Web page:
Crab Cake Illusions

The Daily Reckoning
Weekend Edition
June 12-13, 2004
Paris, France
By Addison Wiggin and Tom Dyson

Out over the Chesapeake, the gray clouds gather. Rain is coming and the wind is beginning to whip the water into a chop. The distant islands are enshrouded in mist and cloud, and are now barely visible. In the foreground, the American Flag is flying at half-mast. The markets are closed; Ronald Reagan is dead.

25 years ago, at Ronald Reagan’s 1st inaugural ball, dignitaries would have been treated to Maryland crab
cakes. 25 years ago, Maryland crab cakes actually came from Maryland – they were trapped in the Chesapeake Bay. Not any more. Times have changed.

25 years ago, America was a very different place too, and Americans were very different people. But it was in
this era, we argue, that the shift took place. The sea was about to change, and the new president would be the catalyst.

We look back to a previous generation. We look to an American who worked hard, who invested his sweat and time into building a great country…the greatest country. This was an American who saved his money and avoided debt. He understood stocks were risky and left them to the sharps on Wall Street. He was frugal – luxury was scorned in favor of security.

But as a new decade came around, and a new president was sworn in, one generation passed the baton onto the next. The war generation was nearing retirement while the baby boomers were coming of age.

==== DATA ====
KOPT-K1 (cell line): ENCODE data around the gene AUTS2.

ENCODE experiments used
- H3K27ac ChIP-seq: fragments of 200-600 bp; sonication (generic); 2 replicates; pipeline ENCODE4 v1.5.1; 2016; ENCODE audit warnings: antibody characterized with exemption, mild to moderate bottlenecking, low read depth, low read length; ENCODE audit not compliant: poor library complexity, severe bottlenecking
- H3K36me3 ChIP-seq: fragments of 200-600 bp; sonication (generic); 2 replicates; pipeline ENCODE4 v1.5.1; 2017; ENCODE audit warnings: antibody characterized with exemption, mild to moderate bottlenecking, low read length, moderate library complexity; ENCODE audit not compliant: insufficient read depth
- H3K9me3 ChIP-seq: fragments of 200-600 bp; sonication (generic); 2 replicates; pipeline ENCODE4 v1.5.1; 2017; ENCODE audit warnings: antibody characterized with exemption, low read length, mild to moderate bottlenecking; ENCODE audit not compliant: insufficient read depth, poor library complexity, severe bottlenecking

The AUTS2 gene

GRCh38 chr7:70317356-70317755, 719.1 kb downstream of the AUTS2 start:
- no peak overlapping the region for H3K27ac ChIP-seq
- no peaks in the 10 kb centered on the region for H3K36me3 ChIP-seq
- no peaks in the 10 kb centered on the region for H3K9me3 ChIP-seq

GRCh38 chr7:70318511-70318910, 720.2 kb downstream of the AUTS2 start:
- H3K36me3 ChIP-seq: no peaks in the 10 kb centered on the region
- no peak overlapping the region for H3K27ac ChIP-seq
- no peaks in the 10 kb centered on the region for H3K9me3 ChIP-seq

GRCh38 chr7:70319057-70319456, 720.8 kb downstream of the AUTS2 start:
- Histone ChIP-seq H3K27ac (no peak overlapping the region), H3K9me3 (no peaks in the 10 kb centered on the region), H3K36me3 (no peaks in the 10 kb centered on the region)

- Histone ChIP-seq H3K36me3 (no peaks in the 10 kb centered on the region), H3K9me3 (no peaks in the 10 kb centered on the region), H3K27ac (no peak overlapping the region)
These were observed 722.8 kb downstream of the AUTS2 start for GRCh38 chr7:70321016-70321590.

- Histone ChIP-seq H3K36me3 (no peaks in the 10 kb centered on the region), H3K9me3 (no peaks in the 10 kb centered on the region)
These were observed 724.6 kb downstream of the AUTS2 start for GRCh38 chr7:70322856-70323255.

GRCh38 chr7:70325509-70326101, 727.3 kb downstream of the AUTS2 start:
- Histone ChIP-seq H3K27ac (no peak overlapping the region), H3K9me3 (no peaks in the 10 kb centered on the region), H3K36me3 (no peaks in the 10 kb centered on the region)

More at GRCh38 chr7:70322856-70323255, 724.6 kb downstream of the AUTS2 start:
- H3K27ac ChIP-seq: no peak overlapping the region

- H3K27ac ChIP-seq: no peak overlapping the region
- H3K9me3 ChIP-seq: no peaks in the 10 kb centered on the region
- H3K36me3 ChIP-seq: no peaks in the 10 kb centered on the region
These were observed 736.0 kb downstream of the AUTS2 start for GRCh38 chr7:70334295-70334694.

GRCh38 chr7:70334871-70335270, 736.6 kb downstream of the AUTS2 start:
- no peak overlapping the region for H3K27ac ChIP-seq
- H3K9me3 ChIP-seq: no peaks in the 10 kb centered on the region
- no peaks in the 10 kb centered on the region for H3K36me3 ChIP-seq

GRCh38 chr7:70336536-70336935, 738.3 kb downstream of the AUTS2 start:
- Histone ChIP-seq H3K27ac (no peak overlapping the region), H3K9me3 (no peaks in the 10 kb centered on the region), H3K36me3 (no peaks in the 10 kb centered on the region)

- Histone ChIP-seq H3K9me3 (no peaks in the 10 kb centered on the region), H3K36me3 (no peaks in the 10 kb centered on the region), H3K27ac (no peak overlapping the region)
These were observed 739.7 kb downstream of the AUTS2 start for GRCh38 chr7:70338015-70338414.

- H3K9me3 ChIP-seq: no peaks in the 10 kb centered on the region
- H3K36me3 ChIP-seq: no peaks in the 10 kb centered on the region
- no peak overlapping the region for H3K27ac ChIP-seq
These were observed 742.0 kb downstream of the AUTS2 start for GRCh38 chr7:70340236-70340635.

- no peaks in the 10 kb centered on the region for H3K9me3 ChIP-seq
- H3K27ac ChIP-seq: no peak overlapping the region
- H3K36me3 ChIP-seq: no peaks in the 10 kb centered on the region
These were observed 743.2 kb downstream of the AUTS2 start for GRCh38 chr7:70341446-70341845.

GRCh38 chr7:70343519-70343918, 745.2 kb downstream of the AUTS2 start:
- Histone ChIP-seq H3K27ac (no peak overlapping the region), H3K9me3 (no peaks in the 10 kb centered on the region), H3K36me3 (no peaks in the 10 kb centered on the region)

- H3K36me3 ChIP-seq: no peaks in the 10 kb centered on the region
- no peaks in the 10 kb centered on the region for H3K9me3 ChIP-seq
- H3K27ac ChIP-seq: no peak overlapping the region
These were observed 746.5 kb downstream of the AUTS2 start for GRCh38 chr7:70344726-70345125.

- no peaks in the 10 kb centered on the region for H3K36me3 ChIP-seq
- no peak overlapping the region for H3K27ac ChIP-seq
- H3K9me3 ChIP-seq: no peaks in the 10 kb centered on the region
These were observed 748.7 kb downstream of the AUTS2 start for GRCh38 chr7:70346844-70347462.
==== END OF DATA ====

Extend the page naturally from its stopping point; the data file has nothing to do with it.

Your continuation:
“Cutting the tax lifeline of federal economic policy practice during the 1980s was as effective a conservative strategy of political retrenchment as it was manipulation of public sentiment,” notes Michael
Bernstein in his recently-published essay: ‘Cold War triumphalism and the deformation of the American
economy.’ “It also utilized a supreme conceit – that victory in the cold war somehow proved that a
traditional capitalism was the best of all possible worlds – indifferent to the fact that it was a uniquely
nontraditional capitalist system that had made the nation so prosperous after World War II.”

It was during the 80s that the young pretenders assumed power and control of the nation, and with them, a new legacy was born. A legacy of ‘trickle-down’ taxes and a new trend to debt, waste and consumption. Gone was thrift, gone was saving, gone was toil. Gone was Rosie the Riveter, enter Sally the SUV soccer mom.

No longer could the American live without air-conditioning, or giant cars, or giant plates of food that not even the hungriest of men could clean. Your editor was woken up last night by the cold, shivering on one of the hottest nights of the year…the temperature in his hotel room had been set to 50 degrees. He then had to plead with a hotel employee not to wash the bed linen or towels after just one use.

Reagan’s supply-side economics just supplied the nation with credit. “During the first Reagan term,” continues Bernstein, “the annual federal deficit grew from 2.7% to 5.2% of GDP. If fiscal balance had been the central promise of the new departures in policy practice undertaken in 1981, the federal ledger became, by 1983, an indelible record of failure. By 1989, the total national debt stood at some $2 trillion; in this regard Ronald Reagan stood alone as one of the most profligate peacetime spenders in the history of the republic.” Today, the national debt stands at $7.2 trillion.

A new mindset had been created – let us splurge and squander. Reagan’s election marked the beginning of a
new bull market in stocks, bonds and houses. Could his death mark the death of his legacy and the death of the credit bubble? We know not, dear reader, but we shall see.

The dollar was the biggest market story of the week, gaining over 3 cents against the euro. On Friday, 1.20